Universities languish under austerity measures

In the universities of Athens, the city where Plato taught and Cicero studied, campuses are covered in anarchist graffiti, stray dogs run through buildings and students take lessons in Swedish with the aim of emigrating, writes Oliver Staley for Bloomberg.

Higher education in Greece, as in much of Europe, has been battered by the recession and austerity measures. Budget cuts of 23% since 2009 mean buildings aren’t heated in the winter, schools have slashed faculty salaries and newly hired professors can wait more than a year to be appointed. Students say it’s hard to be hopeful with youth unemployment surpassing 50% and protesters seizing university buildings.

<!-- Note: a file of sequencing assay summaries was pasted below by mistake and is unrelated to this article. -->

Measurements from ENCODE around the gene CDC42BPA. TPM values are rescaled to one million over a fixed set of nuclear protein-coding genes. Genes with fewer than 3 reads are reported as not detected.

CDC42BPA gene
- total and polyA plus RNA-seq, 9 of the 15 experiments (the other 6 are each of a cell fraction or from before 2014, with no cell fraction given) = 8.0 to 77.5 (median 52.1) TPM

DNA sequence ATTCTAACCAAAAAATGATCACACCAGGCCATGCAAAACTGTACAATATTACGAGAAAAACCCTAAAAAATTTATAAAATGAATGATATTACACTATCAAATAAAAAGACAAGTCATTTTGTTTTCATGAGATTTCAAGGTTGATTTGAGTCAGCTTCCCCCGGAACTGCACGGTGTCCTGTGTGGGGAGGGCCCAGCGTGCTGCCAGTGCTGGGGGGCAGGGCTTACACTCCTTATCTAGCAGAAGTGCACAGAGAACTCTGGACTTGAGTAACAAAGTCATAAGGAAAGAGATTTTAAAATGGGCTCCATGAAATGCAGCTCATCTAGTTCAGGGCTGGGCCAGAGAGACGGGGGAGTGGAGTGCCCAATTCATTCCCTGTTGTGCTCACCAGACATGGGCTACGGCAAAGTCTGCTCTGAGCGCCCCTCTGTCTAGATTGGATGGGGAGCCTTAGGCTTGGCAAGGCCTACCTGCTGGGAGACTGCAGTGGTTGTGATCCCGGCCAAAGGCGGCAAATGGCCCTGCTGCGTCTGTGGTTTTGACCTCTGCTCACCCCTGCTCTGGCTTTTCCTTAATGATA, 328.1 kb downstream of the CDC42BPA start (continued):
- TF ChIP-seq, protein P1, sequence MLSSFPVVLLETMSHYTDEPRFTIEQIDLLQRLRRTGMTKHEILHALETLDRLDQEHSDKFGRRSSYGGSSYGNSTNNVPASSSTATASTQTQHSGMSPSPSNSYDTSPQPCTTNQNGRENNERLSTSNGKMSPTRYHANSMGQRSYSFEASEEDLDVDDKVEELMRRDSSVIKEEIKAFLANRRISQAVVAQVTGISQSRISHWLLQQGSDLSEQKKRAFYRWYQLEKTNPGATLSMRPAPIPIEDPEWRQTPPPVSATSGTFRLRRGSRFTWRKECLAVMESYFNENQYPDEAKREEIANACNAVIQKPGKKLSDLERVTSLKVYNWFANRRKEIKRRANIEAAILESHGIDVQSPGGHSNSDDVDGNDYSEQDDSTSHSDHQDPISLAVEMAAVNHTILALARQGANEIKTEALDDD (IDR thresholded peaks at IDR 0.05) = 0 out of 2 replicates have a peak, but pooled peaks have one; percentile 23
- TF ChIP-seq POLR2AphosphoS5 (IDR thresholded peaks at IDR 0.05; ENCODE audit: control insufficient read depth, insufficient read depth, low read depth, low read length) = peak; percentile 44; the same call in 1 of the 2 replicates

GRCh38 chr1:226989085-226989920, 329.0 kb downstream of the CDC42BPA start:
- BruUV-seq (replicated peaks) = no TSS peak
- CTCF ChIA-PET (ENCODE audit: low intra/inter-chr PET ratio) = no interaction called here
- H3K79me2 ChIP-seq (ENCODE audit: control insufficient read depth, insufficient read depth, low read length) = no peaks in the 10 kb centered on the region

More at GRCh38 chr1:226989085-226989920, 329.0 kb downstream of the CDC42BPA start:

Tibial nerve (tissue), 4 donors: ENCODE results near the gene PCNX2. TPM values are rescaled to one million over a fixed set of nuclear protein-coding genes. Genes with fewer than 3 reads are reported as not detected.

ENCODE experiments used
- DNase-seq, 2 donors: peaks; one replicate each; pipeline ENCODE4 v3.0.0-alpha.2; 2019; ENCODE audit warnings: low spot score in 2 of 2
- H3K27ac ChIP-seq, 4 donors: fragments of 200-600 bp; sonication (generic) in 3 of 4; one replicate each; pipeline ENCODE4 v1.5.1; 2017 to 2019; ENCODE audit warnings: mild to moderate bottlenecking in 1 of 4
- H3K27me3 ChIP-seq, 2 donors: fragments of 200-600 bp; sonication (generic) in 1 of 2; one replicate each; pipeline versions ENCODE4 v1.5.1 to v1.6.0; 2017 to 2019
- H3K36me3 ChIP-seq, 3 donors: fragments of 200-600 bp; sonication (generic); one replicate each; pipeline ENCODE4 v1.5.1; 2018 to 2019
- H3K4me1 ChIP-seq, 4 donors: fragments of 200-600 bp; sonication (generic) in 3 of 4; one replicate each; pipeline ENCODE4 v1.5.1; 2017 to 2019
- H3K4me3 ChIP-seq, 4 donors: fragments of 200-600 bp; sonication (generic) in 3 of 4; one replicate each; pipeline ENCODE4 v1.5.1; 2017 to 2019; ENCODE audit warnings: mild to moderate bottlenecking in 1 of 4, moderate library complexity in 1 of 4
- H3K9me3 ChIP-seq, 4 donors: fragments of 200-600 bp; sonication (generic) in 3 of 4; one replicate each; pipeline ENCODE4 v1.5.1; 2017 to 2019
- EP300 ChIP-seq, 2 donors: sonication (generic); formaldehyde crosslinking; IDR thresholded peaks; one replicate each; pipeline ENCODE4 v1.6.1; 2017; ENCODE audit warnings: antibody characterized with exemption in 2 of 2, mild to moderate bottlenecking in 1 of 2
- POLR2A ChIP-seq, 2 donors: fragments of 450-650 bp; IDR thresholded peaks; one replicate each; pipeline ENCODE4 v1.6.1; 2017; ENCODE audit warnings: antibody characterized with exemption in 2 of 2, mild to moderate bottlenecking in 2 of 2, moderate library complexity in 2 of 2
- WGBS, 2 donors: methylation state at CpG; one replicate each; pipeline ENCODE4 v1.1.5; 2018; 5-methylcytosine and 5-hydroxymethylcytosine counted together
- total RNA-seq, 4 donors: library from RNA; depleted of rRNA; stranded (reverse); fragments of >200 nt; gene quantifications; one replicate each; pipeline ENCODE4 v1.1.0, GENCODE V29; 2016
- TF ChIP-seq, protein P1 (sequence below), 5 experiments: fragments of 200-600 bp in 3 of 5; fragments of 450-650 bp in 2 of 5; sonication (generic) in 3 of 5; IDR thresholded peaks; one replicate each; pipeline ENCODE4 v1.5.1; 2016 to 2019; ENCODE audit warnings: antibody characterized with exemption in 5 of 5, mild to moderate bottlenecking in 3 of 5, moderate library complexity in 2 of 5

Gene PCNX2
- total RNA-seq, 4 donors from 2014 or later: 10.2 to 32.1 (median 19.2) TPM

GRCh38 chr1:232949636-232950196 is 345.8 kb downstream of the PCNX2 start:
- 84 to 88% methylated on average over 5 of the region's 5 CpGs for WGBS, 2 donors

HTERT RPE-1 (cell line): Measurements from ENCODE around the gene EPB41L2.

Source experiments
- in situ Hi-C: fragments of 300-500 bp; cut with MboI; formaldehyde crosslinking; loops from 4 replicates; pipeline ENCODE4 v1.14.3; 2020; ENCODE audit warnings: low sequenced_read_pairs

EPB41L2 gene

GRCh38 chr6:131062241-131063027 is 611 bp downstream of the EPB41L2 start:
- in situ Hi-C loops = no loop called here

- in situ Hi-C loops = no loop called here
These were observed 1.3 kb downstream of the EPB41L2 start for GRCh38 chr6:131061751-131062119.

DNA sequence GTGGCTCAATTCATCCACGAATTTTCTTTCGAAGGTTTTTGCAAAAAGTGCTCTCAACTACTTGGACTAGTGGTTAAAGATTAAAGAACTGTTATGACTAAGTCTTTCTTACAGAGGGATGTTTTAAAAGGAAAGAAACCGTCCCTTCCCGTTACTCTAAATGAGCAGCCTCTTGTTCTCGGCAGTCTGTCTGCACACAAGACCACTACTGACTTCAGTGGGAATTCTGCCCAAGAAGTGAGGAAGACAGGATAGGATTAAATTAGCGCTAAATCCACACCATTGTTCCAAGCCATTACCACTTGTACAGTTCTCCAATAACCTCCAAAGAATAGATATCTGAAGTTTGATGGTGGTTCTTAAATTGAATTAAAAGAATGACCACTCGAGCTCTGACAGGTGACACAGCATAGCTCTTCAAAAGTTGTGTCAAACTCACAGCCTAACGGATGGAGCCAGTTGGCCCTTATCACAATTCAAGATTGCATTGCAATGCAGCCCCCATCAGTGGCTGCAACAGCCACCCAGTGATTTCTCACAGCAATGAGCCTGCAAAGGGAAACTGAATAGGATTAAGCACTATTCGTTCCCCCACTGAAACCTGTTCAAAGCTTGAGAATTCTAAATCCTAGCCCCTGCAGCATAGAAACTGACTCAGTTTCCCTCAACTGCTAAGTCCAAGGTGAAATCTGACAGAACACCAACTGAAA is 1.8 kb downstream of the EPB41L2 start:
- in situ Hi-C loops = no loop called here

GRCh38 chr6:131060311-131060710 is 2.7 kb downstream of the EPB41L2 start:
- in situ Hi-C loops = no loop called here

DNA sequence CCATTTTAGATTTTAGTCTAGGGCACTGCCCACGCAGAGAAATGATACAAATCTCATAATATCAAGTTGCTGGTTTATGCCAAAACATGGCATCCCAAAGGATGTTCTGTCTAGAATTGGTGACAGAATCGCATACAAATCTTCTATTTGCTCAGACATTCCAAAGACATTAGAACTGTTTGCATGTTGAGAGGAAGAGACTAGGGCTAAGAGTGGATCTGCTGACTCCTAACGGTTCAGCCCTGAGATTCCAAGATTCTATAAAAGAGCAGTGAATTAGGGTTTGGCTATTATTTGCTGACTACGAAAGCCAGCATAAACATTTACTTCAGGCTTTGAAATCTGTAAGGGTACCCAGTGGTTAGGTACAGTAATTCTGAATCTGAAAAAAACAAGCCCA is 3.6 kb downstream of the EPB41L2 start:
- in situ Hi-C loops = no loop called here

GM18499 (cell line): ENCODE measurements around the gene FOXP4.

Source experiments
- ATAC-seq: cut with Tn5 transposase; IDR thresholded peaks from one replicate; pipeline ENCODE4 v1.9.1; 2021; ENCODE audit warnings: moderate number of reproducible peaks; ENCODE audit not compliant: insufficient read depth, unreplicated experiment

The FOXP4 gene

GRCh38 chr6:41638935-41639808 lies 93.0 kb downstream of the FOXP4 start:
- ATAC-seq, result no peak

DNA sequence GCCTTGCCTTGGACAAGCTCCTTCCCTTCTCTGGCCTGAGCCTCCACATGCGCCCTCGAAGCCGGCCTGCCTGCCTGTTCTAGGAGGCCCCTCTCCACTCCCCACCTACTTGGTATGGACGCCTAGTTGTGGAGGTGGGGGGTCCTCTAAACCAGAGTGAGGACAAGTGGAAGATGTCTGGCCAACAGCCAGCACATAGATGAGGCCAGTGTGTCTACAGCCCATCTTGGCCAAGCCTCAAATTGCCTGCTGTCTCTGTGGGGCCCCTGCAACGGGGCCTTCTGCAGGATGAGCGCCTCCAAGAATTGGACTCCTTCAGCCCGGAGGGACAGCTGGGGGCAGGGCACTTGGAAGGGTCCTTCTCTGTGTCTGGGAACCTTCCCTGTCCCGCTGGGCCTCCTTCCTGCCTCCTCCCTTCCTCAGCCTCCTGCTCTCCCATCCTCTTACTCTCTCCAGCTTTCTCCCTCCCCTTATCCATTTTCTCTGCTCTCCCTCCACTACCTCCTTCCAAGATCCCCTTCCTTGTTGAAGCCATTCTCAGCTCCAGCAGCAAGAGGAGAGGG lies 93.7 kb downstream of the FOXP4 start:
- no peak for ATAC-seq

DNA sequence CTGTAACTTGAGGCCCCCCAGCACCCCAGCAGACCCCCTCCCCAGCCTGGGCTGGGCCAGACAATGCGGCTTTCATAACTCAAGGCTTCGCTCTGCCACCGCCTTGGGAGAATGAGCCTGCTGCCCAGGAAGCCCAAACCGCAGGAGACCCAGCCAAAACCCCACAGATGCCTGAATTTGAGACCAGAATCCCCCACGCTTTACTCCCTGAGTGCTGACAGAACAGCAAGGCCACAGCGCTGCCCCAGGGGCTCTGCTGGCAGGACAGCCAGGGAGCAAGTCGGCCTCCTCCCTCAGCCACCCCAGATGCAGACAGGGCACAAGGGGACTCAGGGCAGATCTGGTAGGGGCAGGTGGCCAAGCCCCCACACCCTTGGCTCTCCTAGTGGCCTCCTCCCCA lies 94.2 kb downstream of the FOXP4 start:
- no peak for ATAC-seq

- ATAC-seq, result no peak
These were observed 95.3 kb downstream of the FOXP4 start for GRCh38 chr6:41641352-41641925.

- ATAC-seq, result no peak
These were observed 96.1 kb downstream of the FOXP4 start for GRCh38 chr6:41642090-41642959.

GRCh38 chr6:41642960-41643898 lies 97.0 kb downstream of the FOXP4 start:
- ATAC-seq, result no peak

Public spending on universities has been cut across the region, with Italy, Greece, Hungary and the UK seeing reductions of more than 10% since 2008, according to the European University Association in Brussels. The cuts are especially damaging for countries in southern Europe transitioning from low-productivity economies based on agriculture and light manufacturing to knowledge-based economies that demand an educated workforce, said Gayle Allard, an economist at IE Business School in Madrid.
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